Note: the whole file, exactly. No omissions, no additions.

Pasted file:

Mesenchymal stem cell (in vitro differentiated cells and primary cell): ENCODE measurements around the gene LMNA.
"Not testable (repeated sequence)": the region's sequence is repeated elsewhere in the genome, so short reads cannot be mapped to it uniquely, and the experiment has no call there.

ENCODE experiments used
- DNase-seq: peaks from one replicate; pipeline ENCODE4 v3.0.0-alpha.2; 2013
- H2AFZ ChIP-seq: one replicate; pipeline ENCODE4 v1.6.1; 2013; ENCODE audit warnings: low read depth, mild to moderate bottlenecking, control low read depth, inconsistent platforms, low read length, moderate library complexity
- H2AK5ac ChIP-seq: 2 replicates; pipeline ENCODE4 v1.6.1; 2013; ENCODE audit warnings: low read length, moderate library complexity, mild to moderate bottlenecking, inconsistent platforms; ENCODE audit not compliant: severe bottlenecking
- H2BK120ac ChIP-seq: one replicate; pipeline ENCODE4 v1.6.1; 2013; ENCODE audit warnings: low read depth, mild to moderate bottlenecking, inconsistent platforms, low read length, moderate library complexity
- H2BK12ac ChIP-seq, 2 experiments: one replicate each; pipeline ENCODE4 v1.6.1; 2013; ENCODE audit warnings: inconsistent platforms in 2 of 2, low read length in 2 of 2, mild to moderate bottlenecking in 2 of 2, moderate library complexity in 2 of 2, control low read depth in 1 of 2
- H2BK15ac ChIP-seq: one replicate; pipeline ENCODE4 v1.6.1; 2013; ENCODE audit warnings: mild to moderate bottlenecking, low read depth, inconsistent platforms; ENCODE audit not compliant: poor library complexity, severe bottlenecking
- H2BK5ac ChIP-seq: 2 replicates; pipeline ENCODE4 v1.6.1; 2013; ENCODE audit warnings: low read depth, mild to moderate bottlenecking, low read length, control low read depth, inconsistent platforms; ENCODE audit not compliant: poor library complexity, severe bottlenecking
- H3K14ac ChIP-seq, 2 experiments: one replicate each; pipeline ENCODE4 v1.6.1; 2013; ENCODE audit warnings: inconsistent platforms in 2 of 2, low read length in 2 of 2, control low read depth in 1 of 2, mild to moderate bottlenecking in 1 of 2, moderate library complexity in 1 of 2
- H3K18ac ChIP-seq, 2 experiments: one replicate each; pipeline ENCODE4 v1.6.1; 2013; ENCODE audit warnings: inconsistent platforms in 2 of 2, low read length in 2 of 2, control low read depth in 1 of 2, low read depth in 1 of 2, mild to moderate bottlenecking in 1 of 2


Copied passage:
Mesenchymal stem cell (in vitro differentiated cells and primary cell): ENCODE measurements around the gene LMNA.
"Not testable (repeated sequence)": the region's sequence is repeated elsewhere in the genome, so short reads cannot be mapped to it uniquely, and the experiment has no call there.

ENCODE experiments used
- DNase-seq: peaks from one replicate; pipeline ENCODE4 v3.0.0-alpha.2; 2013
- H2AFZ ChIP-seq: one replicate; pipeline ENCODE4 v1.6.1; 2013; ENCODE audit warnings: low read depth, mild to moderate bottlenecking, control low read depth, inconsistent platforms, low read length, moderate library complexity
- H2AK5ac ChIP-seq: 2 replicates; pipeline ENCODE4 v1.6.1; 2013; ENCODE audit warnings: low read length, moderate library complexity, mild to moderate bottlenecking, inconsistent platforms; ENCODE audit not compliant: severe bottlenecking
- H2BK120ac ChIP-seq: one replicate; pipeline ENCODE4 v1.6.1; 2013; ENCODE audit warnings: low read depth, mild to moderate bottlenecking, inconsistent platforms, low read length, moderate library complexity
- H2BK12ac ChIP-seq, 2 experiments: one replicate each; pipeline ENCODE4 v1.6.1; 2013; ENCODE audit warnings: inconsistent platforms in 2 of 2, low read length in 2 of 2, mild to moderate bottlenecking in 2 of 2, moderate library complexity in 2 of 2, control low read depth in 1 of 2
- H2BK15ac ChIP-seq: one replicate; pipeline ENCODE4 v1.6.1; 2013; ENCODE audit warnings: mild to moderate bottlenecking, low read depth, inconsistent platforms; ENCODE audit not compliant: poor library complexity, severe bottlenecking
- H2BK5ac ChIP-seq: 2 replicates; pipeline ENCODE4 v1.6.1; 2013; ENCODE audit warnings: low read depth, mild to moderate bottlenecking, low read length, control low read depth, inconsistent platforms; ENCODE audit not compliant: poor library complexity, severe bottlenecking
- H3K14ac ChIP-seq, 2 experiments: one replicate each; pipeline ENCODE4 v1.6.1; 2013; ENCODE audit warnings: inconsistent platforms in 2 of 2, low read length in 2 of 2, control low read depth in 1 of 2, mild to moderate bottlenecking in 1 of 2, moderate library complexity in 1 of 2
- H3K18ac ChIP-seq, 2 experiments: one replicate each; pipeline ENCODE4 v1.6.1; 2013; ENCODE audit warnings: inconsistent platforms in 2 of 2, low read length in 2 of 2, control low read depth in 1 of 2, low read depth in 1 of 2, mild to moderate bottlenecking in 1 of 2